Racing: New whip to keep pain level in check

There is still a sting to the latest development in jockeys' aids but none of the brutality that marked some of its predecessors. By Sue Montgomery
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The Independent Online
YOU CAN tell a man by his whip, apparently, and not just in the S & M division. Among the items on display at a press conference yesterday to introduce a newly designed state-of-the-art riding stick were assorted horse persuaders through the ages.

The whip used by the legendary Fred Archer, rider of 2,748 winners between 1870 and 1886 and nicknamed The Tinman for his love of money, was wire- thin and capable of opening a horse's flesh which, on occasions, it did. But even it was eclipsed for sheer brutality by the yard of thwacky leather, topped by a heavy, sharp-edged metal ferrule, employed by Maunsell Richardson when he won the 1873 Grand National on Disturbance for a serious punting owner.

By contrast, Steve Donoghue, 10-times champion jockey during the 1910s and 1920s and a superb horseman with a great empathy with the animals he rode, carried a whip that was short, light and stubby by those earlier standards. And, it has to be said, by today's as well.

Whether or not that is a reflection on modern standards of jockeyship is open to debate. What is not is that misuse of the whip, perceived or actual, has the potential to do more damage to racing than any lack of funding or political bickering.

Many within racing claim that animal-rights organisations hold too much sway, but public opinion on the treatment of animals has to be taken into account. One of the catalysts as far as racing is concerned was the disgraceful fillettings meted out at the Cheltenham Festival 20 years ago, since when the Jockey Club have clamped down with more and tighter rules on use of the whip.

But it would be cynical to suggest that it is only public opinion that has prompted such progress. Most people professionally involved with racing - jockeys, trainers, some owners - actually do like horses and do not wish to see them hurt unnecessarily. Given that whips are needed to encourage horses to put in some effort in a race it seemed that there might be a better design, a whip that would sting in the instant and produce that extra surge, but leave no lasting surface mark or invisible underskin bruising.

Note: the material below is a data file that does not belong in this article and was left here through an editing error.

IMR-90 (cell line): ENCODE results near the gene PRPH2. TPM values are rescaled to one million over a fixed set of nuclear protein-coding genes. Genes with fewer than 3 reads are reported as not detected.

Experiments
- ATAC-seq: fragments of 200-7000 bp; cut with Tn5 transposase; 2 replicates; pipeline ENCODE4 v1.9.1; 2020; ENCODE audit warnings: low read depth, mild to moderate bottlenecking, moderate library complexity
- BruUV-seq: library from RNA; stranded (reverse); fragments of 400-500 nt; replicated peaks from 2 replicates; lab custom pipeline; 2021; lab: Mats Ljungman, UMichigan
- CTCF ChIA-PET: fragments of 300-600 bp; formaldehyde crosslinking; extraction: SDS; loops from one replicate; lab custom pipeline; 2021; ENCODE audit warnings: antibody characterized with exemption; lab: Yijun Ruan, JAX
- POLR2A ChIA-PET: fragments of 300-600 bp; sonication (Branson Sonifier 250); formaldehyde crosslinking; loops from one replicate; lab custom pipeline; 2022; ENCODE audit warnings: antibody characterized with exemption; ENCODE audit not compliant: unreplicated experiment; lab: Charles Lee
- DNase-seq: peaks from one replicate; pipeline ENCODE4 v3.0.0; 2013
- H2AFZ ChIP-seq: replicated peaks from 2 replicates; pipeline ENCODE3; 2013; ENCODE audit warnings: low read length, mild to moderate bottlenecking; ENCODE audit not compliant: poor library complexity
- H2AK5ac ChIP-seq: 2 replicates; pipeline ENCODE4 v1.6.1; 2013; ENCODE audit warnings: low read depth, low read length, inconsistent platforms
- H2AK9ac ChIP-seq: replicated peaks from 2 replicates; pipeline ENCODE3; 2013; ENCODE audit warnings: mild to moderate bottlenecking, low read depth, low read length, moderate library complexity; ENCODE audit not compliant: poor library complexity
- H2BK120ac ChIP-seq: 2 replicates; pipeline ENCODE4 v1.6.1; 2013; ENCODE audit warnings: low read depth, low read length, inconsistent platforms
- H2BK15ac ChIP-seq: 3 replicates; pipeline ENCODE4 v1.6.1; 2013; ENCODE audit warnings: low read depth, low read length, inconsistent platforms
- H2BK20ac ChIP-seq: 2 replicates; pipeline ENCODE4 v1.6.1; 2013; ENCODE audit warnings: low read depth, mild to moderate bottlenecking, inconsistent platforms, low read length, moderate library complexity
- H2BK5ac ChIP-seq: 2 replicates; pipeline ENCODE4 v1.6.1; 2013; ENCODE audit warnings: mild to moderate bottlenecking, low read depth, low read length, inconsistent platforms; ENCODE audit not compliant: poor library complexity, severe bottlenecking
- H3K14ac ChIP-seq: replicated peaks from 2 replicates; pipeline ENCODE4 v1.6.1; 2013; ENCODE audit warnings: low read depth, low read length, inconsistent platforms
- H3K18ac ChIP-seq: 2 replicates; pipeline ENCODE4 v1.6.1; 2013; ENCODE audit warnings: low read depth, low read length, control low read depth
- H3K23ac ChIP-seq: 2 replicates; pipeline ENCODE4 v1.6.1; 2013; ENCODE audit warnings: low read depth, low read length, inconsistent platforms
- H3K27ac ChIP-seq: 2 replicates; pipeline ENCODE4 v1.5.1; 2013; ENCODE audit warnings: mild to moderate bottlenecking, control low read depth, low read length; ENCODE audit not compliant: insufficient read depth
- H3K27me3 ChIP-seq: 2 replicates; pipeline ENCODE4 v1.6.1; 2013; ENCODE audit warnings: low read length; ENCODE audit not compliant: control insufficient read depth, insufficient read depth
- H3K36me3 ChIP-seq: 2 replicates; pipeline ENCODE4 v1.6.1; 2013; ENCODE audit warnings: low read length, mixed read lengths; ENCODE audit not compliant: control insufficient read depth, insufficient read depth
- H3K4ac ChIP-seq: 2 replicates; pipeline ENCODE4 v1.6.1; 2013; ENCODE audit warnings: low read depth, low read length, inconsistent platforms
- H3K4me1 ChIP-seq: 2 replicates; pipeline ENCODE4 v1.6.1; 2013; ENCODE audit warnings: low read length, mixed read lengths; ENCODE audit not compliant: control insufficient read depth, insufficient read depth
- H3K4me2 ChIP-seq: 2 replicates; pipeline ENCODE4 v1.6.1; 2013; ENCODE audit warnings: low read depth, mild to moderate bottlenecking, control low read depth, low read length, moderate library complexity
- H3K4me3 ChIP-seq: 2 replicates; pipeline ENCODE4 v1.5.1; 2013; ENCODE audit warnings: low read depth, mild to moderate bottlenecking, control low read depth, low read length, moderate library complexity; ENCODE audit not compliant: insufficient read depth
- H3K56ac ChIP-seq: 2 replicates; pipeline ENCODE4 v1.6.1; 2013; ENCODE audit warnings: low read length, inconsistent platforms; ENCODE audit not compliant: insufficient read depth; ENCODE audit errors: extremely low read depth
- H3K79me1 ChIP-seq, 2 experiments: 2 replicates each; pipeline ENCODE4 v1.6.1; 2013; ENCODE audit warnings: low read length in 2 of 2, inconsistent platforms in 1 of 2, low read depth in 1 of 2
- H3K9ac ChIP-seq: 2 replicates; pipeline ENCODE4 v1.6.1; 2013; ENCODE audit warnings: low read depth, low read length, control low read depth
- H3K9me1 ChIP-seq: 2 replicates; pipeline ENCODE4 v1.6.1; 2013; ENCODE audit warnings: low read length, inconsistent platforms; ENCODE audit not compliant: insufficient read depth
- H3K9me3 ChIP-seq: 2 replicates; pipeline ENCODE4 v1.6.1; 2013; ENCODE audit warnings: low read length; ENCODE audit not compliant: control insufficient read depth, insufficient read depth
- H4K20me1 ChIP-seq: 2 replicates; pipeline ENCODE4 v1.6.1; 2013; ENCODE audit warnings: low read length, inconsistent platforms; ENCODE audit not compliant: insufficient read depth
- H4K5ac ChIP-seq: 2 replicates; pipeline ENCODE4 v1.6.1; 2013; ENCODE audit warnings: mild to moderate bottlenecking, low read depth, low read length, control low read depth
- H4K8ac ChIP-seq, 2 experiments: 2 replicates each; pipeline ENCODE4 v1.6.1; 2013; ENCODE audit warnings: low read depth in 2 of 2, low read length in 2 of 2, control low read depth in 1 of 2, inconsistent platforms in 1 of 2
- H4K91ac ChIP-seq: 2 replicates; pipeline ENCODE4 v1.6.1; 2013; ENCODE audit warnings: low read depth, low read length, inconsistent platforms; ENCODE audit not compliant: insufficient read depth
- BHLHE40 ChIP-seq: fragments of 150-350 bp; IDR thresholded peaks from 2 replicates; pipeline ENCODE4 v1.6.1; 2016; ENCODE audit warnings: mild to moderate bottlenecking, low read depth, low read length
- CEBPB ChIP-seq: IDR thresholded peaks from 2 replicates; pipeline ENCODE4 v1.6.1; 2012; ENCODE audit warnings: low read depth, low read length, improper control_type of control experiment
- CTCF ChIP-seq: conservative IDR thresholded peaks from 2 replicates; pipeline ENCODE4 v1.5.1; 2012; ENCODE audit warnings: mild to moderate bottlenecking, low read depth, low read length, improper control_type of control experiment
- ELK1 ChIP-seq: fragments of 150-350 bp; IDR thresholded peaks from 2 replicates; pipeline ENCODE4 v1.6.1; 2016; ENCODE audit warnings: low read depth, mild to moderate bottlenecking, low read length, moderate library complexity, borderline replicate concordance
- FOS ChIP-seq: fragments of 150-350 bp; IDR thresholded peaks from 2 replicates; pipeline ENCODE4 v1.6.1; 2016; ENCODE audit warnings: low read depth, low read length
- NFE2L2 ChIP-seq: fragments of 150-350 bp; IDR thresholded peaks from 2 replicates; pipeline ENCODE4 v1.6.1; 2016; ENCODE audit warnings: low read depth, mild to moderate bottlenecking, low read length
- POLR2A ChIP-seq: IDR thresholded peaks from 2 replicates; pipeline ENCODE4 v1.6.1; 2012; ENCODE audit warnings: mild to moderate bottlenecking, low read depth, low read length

Such an implement was unveiled yesterday, with the approval of the Jockey Club and the RSPCA and the blessing of some of the horse world's senior figures. Its trade name, Aircush, gives a clue to its construction, a fibreglass spine with a rubbery cover and a cushion of air between. It is the invention of 83-year-old Jim McMahon, a point-to-point owner whose crusade started when he saw a runner bleeding from weal marks.

Animal welfare is a different, less cranky, matter than animal rights and, as Lord Oaksey pointed out yesterday, the welfare of the horse is paramount in any equestrian sport. "Even more than money," he said.

"And though there may be further improvements to be made, in the opinion of many experienced horsemen this is the most far-reaching whip design ever. The claim made is that it hurts less than a normal whip and does less damage."

If the results of a fairly basic experiment are a guide this is probably true. Sheets of glass laid beneath felt shatter when struck with a conventional whip, but remain intact when the Aircush is employed.

How the whip - which is being aimed at the wider horse world as well as racing - is received remains to be seen. It is rather odd, even clumsy, looking, but it does not appear to have done any harm to the career of Mick Fitzgerald, the only jockey using it full-time. Nick Skelton, one of the country's best, most forward-thinking showjumpers and a role model for thousands of youngsters, has given it approval. Sir Peter O'Sullevan, another in the van where horse welfare is concerned, has insisted, in his role as owner, that jockeys on his horses carry it. But it is noticeable that no endorsement has come from a top Flat rider.

Racing has many facets: a sport, an industry, one man's living, another man's hobby and the betting world's lifeblood. It is also a test-bed for veterinary medicine and safety in other equestrian sports, as Formula 1 is to motoring.

But because it is at the sharp end there can be a side which is not always to racing's credit. It is the only horse sport where, to gain victory, it is sometimes necessary to stimulate that deep, primeval equine fear- response by applying sudden sharp pain - simulating the big cat's claw - to the backside. It is the sport with the most potential to really hurt a horse in its public execution.

A whip will always do damage in uneducated, insensitive hands but if this one can provide limitation it must be a piece of R&D worth passing on.

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